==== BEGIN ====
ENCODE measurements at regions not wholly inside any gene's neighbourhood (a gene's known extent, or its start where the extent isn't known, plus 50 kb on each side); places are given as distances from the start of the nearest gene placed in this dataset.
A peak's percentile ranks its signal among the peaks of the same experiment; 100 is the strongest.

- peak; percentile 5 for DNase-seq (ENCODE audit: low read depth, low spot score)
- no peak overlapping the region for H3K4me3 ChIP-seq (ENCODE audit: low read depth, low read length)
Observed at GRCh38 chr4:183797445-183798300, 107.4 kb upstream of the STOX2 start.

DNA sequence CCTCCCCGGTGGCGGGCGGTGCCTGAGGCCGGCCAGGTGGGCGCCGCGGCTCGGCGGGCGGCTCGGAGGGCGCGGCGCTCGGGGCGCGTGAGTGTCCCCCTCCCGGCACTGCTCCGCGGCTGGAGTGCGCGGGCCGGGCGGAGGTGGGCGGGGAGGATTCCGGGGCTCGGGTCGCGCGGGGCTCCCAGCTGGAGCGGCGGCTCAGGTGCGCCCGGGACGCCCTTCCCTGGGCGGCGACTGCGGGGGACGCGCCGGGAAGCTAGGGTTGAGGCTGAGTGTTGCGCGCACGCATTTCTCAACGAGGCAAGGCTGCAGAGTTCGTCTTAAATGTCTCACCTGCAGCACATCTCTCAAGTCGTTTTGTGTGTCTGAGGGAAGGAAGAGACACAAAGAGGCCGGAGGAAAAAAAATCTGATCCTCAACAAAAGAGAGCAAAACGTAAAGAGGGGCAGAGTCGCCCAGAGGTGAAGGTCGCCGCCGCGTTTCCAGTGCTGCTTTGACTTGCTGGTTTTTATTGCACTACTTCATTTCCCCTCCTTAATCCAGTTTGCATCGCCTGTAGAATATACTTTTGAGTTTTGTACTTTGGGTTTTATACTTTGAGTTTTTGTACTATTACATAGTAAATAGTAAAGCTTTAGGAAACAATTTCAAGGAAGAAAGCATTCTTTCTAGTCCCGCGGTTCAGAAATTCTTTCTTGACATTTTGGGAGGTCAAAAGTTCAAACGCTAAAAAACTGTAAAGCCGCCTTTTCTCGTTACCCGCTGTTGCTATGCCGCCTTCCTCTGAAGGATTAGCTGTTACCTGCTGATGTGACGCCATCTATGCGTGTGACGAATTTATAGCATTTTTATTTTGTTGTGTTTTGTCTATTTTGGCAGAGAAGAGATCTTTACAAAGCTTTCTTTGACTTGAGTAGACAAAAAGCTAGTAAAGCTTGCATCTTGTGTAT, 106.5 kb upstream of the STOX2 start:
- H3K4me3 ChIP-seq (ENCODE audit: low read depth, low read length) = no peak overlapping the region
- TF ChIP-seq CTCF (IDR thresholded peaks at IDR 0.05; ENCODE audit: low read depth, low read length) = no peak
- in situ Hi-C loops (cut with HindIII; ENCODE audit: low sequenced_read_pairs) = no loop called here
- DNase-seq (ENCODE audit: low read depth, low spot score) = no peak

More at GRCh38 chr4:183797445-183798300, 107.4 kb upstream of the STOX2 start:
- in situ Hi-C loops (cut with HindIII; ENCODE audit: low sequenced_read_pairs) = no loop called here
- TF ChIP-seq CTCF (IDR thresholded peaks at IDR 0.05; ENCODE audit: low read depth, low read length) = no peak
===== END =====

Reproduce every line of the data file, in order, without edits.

ENCODE measurements at regions not wholly inside any gene's neighbourhood (a gene's known extent, or its start where the extent isn't known, plus 50 kb on each side); places are given as distances from the start of the nearest gene placed in this dataset.
A peak's percentile ranks its signal among the peaks of the same experiment; 100 is the strongest.

- peak; percentile 5 for DNase-seq (ENCODE audit: low read depth, low spot score)
- no peak overlapping the region for H3K4me3 ChIP-seq (ENCODE audit: low read depth, low read length)
Observed at GRCh38 chr4:183797445-183798300, 107.4 kb upstream of the STOX2 start.

DNA sequence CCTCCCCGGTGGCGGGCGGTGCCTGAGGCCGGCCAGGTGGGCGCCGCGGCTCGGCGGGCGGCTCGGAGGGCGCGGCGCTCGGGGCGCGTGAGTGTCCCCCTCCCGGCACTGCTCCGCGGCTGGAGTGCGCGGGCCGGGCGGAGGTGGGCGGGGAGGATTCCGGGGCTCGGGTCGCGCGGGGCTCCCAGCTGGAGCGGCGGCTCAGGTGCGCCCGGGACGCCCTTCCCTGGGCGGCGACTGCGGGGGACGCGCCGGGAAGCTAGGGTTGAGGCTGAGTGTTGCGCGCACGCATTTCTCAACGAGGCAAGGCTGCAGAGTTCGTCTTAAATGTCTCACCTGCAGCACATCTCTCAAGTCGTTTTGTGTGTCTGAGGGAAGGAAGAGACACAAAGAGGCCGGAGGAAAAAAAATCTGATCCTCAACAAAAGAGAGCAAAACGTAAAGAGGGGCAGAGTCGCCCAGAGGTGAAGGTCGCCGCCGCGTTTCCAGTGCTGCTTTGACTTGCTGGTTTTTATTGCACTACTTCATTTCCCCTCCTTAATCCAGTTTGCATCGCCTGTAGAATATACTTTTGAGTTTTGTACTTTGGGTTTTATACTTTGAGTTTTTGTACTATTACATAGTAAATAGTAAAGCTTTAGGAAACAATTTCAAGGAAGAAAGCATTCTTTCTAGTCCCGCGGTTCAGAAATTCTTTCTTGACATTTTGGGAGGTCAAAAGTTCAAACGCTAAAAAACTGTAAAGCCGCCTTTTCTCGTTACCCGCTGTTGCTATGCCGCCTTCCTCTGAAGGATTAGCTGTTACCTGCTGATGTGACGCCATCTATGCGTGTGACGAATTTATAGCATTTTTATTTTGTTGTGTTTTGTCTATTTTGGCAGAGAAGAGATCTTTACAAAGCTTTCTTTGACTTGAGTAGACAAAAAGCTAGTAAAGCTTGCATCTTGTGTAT, 106.5 kb upstream of the STOX2 start:
- H3K4me3 ChIP-seq (ENCODE audit: low read depth, low read length) = no peak overlapping the region
- TF ChIP-seq CTCF (IDR thresholded peaks at IDR 0.05; ENCODE audit: low read depth, low read length) = no peak
- in situ Hi-C loops (cut with HindIII; ENCODE audit: low sequenced_read_pairs) = no loop called here
- DNase-seq (ENCODE audit: low read depth, low spot score) = no peak

More at GRCh38 chr4:183797445-183798300, 107.4 kb upstream of the STOX2 start:
- in situ Hi-C loops (cut with HindIII; ENCODE audit: low sequenced_read_pairs) = no loop called here
- TF ChIP-seq CTCF (IDR thresholded peaks at IDR 0.05; ENCODE audit: low read depth, low read length) = no peak